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November 1, 2012

US Nonresidents Must Pay Tax on Their US Income

If you are a US nonresident (this is someone who does not have a green card or is not a US Citizen) and come to the US to work for a few months, you are obligated file a US tax return on your US source earnings (whether paid by a US company or a foreign company).  Your earnings might be exempt from tax under US tax treaty with your home country, but you still need to file the return to claim that  treaty exemption. Depending on the social security agreements in effect, it might even be subject to US self employment tax (social security) if you are an independent contract.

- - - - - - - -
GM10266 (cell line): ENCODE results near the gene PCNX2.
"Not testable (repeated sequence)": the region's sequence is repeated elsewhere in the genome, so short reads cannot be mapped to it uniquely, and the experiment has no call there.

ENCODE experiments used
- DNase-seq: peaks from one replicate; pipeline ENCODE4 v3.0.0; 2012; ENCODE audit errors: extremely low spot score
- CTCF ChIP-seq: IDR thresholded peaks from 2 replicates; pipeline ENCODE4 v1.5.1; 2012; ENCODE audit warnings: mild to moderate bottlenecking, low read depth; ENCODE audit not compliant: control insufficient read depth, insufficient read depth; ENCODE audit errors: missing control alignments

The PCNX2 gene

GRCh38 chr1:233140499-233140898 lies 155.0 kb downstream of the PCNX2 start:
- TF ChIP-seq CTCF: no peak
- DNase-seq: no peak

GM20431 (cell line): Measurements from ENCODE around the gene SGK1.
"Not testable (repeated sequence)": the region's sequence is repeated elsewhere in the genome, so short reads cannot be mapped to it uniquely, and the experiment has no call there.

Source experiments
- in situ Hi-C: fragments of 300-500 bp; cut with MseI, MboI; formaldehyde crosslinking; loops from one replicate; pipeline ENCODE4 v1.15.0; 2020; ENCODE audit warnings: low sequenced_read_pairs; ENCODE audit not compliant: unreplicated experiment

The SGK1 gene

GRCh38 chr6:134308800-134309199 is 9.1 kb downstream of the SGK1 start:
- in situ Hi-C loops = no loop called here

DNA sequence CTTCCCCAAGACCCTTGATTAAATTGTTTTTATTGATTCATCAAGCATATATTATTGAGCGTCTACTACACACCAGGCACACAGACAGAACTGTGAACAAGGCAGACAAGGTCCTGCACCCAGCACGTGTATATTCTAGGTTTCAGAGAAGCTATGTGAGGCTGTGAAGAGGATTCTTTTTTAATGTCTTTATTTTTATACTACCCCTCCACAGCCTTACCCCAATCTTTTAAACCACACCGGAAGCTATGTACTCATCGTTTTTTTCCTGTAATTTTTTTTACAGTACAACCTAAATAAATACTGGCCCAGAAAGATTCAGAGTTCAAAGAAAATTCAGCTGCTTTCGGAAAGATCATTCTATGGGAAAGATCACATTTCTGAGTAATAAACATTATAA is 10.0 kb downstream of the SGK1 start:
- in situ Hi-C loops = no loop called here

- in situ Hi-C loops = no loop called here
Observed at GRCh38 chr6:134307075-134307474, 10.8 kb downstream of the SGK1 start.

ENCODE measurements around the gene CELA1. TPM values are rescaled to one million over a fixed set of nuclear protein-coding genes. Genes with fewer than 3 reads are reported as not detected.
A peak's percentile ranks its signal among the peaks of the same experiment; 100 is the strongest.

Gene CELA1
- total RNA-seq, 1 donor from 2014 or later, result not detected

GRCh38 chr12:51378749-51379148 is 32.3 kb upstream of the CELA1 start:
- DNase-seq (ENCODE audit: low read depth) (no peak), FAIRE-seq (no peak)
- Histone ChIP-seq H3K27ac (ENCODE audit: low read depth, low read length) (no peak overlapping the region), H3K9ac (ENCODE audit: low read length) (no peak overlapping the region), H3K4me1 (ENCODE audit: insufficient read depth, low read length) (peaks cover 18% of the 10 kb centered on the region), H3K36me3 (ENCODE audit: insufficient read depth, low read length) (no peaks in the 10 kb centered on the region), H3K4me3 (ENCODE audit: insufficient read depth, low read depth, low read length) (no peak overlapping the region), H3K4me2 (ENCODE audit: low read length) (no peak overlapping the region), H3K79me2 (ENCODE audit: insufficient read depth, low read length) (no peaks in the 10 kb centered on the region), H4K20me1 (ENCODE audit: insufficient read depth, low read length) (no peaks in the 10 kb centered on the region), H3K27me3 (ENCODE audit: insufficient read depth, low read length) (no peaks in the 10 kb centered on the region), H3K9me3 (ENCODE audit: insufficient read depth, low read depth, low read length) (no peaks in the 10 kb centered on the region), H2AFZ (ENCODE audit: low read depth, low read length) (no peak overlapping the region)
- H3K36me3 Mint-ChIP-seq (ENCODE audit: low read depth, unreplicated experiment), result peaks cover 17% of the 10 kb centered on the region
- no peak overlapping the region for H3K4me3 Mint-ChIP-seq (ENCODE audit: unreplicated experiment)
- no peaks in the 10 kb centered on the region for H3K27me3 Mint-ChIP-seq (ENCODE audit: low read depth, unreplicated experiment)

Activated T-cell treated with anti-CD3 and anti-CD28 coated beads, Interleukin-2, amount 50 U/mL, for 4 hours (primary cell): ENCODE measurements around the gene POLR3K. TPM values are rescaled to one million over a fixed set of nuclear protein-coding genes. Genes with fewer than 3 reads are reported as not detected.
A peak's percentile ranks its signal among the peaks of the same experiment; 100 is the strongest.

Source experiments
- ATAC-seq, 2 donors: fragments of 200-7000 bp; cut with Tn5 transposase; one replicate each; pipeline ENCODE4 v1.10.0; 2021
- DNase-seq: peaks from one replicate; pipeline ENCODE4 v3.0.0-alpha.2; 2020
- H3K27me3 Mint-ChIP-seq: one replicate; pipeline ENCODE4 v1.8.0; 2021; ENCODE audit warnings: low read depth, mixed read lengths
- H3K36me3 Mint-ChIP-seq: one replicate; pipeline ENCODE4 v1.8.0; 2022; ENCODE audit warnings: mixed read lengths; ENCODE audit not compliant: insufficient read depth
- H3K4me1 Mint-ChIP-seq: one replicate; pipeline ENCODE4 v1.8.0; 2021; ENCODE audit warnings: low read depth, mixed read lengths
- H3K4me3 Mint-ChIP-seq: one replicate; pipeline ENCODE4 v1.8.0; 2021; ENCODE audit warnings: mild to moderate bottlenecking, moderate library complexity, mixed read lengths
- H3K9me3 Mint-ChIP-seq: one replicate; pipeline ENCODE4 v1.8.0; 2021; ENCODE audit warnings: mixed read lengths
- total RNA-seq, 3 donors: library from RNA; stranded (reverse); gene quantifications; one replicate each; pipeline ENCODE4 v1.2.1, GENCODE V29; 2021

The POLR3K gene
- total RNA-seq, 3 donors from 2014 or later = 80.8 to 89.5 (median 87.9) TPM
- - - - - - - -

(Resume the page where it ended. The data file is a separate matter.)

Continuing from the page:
If you as a nonresident are going to file a US tax return, you need to secure a taxpayer identification number also. That process has recently become somewhat cumbersome and difficult.

A nonresident working in the US may under the laws of the state in which he or she works also be required to file a state tax return.

Failure to file a tax return will result in the statute of limitations for later requiring a return or tax to never run out.  Therefore, when in doubt you should as a nonresident always file a return.

The good news is that US nonresidents are not subject to tax on their interest income from banks, savings and loans and US treasury bills or on their capital gains from the sale of US stocks (so long as theses are investments and not connected with their US business).

Learn more about the US taxation of nonresidents at 

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